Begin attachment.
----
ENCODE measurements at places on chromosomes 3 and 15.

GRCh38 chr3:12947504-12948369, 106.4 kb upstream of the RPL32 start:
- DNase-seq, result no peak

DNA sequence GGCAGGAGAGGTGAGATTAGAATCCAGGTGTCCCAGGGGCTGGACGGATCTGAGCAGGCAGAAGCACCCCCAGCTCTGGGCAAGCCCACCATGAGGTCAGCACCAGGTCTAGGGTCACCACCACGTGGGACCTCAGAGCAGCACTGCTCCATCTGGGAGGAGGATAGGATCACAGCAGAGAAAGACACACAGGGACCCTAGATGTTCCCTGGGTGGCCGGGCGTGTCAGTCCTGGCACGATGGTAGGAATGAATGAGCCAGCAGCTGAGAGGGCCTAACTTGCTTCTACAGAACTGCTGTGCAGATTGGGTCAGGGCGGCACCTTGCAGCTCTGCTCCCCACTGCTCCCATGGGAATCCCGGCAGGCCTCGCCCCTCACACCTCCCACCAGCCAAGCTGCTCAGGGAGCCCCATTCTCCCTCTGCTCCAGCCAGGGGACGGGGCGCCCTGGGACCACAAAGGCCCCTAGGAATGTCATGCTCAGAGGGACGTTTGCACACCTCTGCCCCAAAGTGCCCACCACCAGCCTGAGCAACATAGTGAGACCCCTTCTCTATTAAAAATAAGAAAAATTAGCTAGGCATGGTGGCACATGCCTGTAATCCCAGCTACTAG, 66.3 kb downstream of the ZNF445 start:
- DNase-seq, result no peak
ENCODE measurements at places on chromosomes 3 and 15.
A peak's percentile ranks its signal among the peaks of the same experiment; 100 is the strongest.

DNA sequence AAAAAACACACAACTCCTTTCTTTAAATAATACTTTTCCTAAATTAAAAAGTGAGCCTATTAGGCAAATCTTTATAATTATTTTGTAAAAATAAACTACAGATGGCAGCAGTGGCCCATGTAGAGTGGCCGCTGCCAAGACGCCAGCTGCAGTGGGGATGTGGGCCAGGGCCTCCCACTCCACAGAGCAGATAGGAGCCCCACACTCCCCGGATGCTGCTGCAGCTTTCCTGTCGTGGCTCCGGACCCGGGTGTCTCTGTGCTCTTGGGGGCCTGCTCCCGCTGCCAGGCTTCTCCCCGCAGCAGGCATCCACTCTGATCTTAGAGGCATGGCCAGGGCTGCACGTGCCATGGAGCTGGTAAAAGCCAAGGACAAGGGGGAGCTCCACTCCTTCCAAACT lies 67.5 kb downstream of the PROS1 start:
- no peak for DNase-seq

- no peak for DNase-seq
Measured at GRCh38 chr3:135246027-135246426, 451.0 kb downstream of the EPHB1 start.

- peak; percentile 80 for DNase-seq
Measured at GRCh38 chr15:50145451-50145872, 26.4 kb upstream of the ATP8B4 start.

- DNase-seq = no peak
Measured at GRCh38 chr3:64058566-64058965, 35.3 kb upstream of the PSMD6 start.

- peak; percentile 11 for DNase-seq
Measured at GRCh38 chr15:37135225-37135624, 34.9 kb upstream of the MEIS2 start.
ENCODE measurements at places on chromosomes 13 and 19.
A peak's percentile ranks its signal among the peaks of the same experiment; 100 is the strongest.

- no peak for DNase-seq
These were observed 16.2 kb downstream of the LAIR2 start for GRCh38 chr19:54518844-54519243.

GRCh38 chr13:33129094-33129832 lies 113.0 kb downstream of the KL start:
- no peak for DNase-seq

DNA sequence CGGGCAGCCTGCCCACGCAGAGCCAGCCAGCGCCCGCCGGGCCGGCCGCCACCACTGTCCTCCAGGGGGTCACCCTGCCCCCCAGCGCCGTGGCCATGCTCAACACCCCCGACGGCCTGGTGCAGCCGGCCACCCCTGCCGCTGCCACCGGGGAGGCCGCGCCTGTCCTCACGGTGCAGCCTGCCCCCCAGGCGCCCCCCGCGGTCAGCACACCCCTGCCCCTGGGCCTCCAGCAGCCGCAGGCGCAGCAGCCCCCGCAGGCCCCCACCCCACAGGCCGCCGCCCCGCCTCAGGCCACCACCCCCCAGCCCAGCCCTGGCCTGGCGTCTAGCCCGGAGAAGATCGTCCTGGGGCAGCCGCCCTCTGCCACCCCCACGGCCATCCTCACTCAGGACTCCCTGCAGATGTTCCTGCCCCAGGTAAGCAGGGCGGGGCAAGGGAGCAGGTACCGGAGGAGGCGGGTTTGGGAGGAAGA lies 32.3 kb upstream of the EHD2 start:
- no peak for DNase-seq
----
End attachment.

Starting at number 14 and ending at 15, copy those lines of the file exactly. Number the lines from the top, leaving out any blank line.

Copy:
- DNase-seq = no peak
Measured at GRCh38 chr3:64058566-64058965, 35.3 kb upstream of the PSMD6 start.